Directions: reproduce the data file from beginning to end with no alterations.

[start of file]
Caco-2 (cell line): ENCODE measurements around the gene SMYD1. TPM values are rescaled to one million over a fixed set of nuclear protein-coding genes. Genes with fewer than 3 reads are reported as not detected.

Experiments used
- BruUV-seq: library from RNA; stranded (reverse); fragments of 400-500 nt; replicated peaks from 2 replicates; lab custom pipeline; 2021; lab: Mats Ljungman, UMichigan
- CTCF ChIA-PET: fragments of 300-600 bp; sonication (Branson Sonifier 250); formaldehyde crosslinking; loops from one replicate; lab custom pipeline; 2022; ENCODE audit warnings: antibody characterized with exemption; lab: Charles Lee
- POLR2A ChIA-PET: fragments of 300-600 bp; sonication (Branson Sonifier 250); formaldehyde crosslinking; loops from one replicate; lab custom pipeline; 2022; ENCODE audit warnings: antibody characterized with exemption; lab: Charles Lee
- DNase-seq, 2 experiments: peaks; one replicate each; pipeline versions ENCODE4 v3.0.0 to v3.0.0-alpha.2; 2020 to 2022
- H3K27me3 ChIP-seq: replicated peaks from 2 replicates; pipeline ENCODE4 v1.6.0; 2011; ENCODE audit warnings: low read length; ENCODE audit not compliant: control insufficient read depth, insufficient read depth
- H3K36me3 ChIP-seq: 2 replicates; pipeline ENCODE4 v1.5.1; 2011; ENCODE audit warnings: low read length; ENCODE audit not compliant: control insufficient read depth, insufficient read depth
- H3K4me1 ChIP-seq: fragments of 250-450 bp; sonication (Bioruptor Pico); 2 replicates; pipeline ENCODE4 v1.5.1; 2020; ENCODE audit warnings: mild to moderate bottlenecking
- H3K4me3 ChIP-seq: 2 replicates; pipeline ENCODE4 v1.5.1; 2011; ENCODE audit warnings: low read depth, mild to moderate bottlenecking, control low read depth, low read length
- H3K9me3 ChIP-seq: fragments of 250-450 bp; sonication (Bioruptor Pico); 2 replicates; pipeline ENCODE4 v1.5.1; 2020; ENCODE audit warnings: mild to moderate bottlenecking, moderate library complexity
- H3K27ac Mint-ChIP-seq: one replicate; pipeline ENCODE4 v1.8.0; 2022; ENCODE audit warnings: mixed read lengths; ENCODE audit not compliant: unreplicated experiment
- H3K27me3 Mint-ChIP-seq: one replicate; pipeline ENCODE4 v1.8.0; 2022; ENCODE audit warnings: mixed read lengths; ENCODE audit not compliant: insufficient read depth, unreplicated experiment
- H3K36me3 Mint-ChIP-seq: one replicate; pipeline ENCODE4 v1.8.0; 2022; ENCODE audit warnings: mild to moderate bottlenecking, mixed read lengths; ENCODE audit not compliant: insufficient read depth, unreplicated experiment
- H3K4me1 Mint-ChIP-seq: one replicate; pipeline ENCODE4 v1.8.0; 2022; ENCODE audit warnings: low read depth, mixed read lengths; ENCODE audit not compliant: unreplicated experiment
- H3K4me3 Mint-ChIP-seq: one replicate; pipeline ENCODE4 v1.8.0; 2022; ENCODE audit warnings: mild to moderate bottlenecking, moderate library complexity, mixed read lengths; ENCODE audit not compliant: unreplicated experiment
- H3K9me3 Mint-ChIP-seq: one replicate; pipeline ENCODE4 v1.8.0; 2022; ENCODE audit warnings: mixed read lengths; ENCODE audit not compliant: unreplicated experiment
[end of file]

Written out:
Caco-2 (cell line): ENCODE measurements around the gene SMYD1. TPM values are rescaled to one million over a fixed set of nuclear protein-coding genes. Genes with fewer than 3 reads are reported as not detected.

Experiments used
- BruUV-seq: library from RNA; stranded (reverse); fragments of 400-500 nt; replicated peaks from 2 replicates; lab custom pipeline; 2021; lab: Mats Ljungman, UMichigan
- CTCF ChIA-PET: fragments of 300-600 bp; sonication (Branson Sonifier 250); formaldehyde crosslinking; loops from one replicate; lab custom pipeline; 2022; ENCODE audit warnings: antibody characterized with exemption; lab: Charles Lee
- POLR2A ChIA-PET: fragments of 300-600 bp; sonication (Branson Sonifier 250); formaldehyde crosslinking; loops from one replicate; lab custom pipeline; 2022; ENCODE audit warnings: antibody characterized with exemption; lab: Charles Lee
- DNase-seq, 2 experiments: peaks; one replicate each; pipeline versions ENCODE4 v3.0.0 to v3.0.0-alpha.2; 2020 to 2022
- H3K27me3 ChIP-seq: replicated peaks from 2 replicates; pipeline ENCODE4 v1.6.0; 2011; ENCODE audit warnings: low read length; ENCODE audit not compliant: control insufficient read depth, insufficient read depth
- H3K36me3 ChIP-seq: 2 replicates; pipeline ENCODE4 v1.5.1; 2011; ENCODE audit warnings: low read length; ENCODE audit not compliant: control insufficient read depth, insufficient read depth
- H3K4me1 ChIP-seq: fragments of 250-450 bp; sonication (Bioruptor Pico); 2 replicates; pipeline ENCODE4 v1.5.1; 2020; ENCODE audit warnings: mild to moderate bottlenecking
- H3K4me3 ChIP-seq: 2 replicates; pipeline ENCODE4 v1.5.1; 2011; ENCODE audit warnings: low read depth, mild to moderate bottlenecking, control low read depth, low read length
- H3K9me3 ChIP-seq: fragments of 250-450 bp; sonication (Bioruptor Pico); 2 replicates; pipeline ENCODE4 v1.5.1; 2020; ENCODE audit warnings: mild to moderate bottlenecking, moderate library complexity
- H3K27ac Mint-ChIP-seq: one replicate; pipeline ENCODE4 v1.8.0; 2022; ENCODE audit warnings: mixed read lengths; ENCODE audit not compliant: unreplicated experiment
- H3K27me3 Mint-ChIP-seq: one replicate; pipeline ENCODE4 v1.8.0; 2022; ENCODE audit warnings: mixed read lengths; ENCODE audit not compliant: insufficient read depth, unreplicated experiment
- H3K36me3 Mint-ChIP-seq: one replicate; pipeline ENCODE4 v1.8.0; 2022; ENCODE audit warnings: mild to moderate bottlenecking, mixed read lengths; ENCODE audit not compliant: insufficient read depth, unreplicated experiment
- H3K4me1 Mint-ChIP-seq: one replicate; pipeline ENCODE4 v1.8.0; 2022; ENCODE audit warnings: low read depth, mixed read lengths; ENCODE audit not compliant: unreplicated experiment
- H3K4me3 Mint-ChIP-seq: one replicate; pipeline ENCODE4 v1.8.0; 2022; ENCODE audit warnings: mild to moderate bottlenecking, moderate library complexity, mixed read lengths; ENCODE audit not compliant: unreplicated experiment
- H3K9me3 Mint-ChIP-seq: one replicate; pipeline ENCODE4 v1.8.0; 2022; ENCODE audit warnings: mixed read lengths; ENCODE audit not compliant: unreplicated experiment